For baby number two, we’re looking for basically the same things as before. Criteria number one is a name that’s not so common that there’ll be 3 just the same in his or her classroom, but that’s not so outlandishly original that nobody knows what to make of it. We’ve ruled out Jasmine/Jasmin/Jazmin/Yasmin based on this; it’s way too common down here, and getting more common up there, too.

We are also not sadists enough to give our child a name that they are likely to be ruthlessly teased for forever. For example, I love the name Penelope, and it’s similar and pretty in both languages. But Conan keeps nixing it because the first four letters spell penis in Spanish, and he says we’re bound to be giving her a difficult childhood if we name her that. I questioned one of my students, who happens to be named Penelope, about it the other day, though, and she says that as long as you don’t let people give you a nickname, it’s fine. She says she really likes her name and has no malice towards her parents about it, so I refuse to cross it off of my list, although I do see Conan’s point.

Then we have a “no Brian” rule. Brian has become a popular name down here (bless globalization), but spelled like that, people would pronounce it “Bree-an.” So instead people spell it “Brayan” or some such variation that, in Spanish pronunciation, makes it sound like the English Brian. But of course, in the U.S., Brayan would definitely not be assumed to be Brian when our kid goes to the U.S. Thus, any name where the pronunciation and spelling can’t more or less work together in both languages and countries is out of the question; I don’t want people in one country or the other to never get it.

Granted, the pronunciation doesn’t have to be exactly the same. Conan, for instance, was really intended to be Conán, stress on the an (sorry, Conan, I think I’ve just outed you to the world that you’re not really Irish). But Conan’s not bothered by either pronunciation. The pronunciation of my name is considerably different between the two languages, thanks to the lovely letter J, but it’s recognizable in both, and more importantly, I like it either way.

Liking it in both pronunciations is another must, and thus I ruled out some of my favorites due to a dislike of one sound. Like Leo, which I adore the sound of in English (Lee-oh), but which sounds much duller in Spanish (Lay-oh). I could change the name Leo to Lio, so that people here pronounce it the way I like better (I have already seen this with the name Leah turning into Lia), but then people in the U.S. will be trying to call him lie-oh or something like that (I’d be violating the “no Brian” rule). Plus a lio means a big mess in Spanish- probably not a nice thing to throw on my kid.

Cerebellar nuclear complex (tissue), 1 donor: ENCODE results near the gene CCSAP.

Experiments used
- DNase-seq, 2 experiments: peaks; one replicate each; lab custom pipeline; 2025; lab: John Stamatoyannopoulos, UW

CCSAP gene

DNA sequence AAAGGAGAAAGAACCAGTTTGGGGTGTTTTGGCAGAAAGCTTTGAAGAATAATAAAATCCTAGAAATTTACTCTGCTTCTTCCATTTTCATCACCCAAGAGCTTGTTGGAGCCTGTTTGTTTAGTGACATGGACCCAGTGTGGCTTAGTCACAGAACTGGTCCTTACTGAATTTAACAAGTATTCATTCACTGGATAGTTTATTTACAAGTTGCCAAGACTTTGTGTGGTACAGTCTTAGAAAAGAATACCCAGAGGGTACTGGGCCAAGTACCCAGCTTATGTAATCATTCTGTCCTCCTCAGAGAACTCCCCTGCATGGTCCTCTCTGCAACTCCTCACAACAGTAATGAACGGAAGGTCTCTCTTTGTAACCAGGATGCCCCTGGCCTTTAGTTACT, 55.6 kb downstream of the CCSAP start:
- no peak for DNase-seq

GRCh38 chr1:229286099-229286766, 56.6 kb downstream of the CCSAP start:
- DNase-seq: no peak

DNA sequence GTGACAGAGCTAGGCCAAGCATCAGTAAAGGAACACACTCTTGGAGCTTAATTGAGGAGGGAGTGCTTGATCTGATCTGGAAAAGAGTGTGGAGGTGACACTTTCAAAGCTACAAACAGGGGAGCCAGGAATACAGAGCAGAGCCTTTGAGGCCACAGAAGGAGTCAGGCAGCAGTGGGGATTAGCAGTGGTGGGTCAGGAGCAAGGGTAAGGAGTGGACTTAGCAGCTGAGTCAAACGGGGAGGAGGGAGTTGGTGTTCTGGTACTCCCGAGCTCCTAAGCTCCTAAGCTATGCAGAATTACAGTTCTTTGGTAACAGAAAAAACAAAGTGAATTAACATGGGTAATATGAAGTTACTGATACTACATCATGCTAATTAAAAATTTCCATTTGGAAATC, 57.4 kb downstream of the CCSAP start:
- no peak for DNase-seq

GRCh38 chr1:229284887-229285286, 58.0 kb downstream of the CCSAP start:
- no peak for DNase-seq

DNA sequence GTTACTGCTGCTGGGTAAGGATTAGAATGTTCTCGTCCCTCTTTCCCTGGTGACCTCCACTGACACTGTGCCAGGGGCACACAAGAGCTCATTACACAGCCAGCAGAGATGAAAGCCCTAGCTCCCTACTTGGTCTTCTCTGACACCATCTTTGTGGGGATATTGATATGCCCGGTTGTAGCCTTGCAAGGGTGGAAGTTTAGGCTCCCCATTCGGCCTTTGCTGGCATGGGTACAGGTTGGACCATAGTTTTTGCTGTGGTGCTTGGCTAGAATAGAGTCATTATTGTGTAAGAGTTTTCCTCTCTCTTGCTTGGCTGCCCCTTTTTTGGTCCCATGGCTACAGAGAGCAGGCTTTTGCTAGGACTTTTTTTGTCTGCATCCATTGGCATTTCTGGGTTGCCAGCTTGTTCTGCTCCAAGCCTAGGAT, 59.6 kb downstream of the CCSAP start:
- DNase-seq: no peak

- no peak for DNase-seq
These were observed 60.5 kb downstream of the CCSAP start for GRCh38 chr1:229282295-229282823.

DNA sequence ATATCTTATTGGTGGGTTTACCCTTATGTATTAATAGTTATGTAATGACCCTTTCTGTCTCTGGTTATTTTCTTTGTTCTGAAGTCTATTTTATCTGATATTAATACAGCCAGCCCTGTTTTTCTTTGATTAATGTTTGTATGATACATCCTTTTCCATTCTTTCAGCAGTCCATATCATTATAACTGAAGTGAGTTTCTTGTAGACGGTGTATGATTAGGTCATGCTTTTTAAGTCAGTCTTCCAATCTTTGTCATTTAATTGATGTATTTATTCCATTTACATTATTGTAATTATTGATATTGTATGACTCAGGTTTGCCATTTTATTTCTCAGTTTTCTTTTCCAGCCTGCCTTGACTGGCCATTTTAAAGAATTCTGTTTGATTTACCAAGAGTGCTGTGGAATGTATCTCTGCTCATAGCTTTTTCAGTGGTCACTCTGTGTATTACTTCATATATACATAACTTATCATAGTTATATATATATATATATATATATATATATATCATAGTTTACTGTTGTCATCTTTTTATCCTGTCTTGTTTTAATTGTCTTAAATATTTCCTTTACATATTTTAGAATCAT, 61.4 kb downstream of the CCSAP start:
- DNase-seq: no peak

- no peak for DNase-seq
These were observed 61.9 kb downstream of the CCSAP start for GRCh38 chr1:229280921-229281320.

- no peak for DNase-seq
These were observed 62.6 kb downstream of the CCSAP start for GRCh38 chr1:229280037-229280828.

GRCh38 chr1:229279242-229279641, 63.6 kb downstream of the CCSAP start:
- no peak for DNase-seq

We could, of course, just go with a distinctly Spanish or English name and make people deal with it. Brian is not the only popular U.S.-style name around, by any stretch. I was laughing with my friend’s sister here the other day, whose six month old is named Margaret. We were joking about how we both did things backwards because I named my kid a nice Spanish name and she named her kid a nice English name, instead of the other way around. She named her kid after her grandmother, who was named Margarita, but they wanted to change it slightly, hence the Margaret (although people call her Maggie anyway, which I’m sure is spelled Magi or Magy, for the record). So people here would surely adapt nicely to many English-sounding names, as long as the spelling can work with the pronunciation. That leaves us a decent amount of options.

Likewise, people in the U.S. can deal pretty well with some Spanish/Italian/Latin-based names these days. Maybe they can’t yet say Horacio (pronounced Or-ass-ee-oh) instead of Horatio, but I wasn’t going to go with Horacio anyway. Most people can even handle “difficult” Italian names, like, say, Guido or something (also not on my list, however). At least I have the impression that this is true. Part of me wonders if perhaps I think that’s true just because my family can pronounce it, so I’m not ready to totally blow off my thoughtful consideration on this part (which, as we saw with the whole Lucia/Lusha thing, is not an unfounded concern).  But I was running with this borrowing-from-Italian thing, and I got an idea from one of my students the other day- for the name Lorenzo. To me it sounds like an Italian name, which (like my idea of Lucia) qualifies it as “American”ish enough in my universe. It’s pronounced and spelled the same in both Spanish and English, plus I think it’s really pretty and strong. But just when you I was sure I found the perfect name, Conan announced that he hates it, and refuses to be convinced. Just my luck.